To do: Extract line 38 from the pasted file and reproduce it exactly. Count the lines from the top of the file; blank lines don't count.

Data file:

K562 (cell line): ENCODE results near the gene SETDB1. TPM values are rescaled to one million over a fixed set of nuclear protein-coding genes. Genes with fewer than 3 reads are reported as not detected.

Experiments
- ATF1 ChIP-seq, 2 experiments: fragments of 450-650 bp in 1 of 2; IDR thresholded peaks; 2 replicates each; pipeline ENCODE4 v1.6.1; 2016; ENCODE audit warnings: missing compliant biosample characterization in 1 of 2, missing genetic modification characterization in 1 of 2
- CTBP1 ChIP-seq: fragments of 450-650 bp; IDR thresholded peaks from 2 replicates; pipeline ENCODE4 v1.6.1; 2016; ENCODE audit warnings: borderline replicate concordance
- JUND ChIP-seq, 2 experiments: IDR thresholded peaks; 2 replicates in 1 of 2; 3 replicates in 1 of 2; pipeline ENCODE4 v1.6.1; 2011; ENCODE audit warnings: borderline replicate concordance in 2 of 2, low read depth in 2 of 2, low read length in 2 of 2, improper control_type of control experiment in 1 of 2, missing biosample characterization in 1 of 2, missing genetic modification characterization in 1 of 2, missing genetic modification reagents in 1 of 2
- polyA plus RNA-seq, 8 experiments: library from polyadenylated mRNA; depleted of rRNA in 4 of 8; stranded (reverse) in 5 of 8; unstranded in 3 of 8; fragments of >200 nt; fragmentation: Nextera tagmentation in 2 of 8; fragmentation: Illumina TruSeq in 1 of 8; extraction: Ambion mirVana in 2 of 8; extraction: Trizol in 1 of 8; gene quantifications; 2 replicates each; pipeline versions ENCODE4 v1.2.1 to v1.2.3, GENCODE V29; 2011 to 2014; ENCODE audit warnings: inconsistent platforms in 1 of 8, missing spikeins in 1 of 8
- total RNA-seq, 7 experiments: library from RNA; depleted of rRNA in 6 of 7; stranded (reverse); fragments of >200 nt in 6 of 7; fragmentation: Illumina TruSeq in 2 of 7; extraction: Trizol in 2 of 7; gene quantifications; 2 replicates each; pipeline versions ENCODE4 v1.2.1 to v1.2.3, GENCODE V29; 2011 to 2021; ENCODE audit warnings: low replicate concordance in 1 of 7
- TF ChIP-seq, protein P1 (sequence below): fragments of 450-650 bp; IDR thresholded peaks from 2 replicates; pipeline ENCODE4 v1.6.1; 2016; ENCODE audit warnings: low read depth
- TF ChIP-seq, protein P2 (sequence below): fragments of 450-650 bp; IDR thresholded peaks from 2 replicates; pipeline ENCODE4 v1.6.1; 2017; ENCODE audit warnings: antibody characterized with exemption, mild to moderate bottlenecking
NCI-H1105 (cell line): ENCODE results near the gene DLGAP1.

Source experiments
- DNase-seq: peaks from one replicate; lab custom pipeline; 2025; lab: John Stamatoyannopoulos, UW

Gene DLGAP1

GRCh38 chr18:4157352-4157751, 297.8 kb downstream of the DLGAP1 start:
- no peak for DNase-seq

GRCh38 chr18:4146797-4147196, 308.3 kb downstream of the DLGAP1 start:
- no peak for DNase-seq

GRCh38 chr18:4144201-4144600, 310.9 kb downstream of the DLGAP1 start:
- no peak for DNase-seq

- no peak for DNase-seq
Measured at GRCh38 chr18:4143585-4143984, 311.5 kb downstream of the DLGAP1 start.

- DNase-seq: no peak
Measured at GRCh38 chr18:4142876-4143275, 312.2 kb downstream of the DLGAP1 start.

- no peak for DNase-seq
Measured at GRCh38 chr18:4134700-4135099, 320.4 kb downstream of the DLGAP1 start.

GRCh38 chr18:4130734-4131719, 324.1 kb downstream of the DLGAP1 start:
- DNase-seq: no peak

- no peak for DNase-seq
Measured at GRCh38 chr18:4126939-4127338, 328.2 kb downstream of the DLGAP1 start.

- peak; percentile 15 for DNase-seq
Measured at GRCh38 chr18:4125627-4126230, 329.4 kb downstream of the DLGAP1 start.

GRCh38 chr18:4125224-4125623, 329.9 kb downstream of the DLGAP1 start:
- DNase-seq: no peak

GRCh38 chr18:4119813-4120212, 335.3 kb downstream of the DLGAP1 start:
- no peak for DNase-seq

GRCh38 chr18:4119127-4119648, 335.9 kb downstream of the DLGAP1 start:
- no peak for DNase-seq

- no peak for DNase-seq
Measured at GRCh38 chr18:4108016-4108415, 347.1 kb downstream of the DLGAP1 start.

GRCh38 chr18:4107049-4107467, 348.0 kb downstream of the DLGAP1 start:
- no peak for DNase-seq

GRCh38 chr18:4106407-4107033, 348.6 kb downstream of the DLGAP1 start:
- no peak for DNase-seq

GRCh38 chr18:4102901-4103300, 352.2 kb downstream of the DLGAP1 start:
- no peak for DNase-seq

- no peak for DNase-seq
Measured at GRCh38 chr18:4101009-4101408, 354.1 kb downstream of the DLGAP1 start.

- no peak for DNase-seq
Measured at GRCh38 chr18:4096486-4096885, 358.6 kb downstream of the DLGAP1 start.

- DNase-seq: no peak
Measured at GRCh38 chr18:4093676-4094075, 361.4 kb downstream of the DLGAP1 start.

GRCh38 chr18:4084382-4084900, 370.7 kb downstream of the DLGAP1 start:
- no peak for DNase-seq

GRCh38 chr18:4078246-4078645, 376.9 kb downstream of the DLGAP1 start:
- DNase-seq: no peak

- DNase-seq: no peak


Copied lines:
- no peak for DNase-seq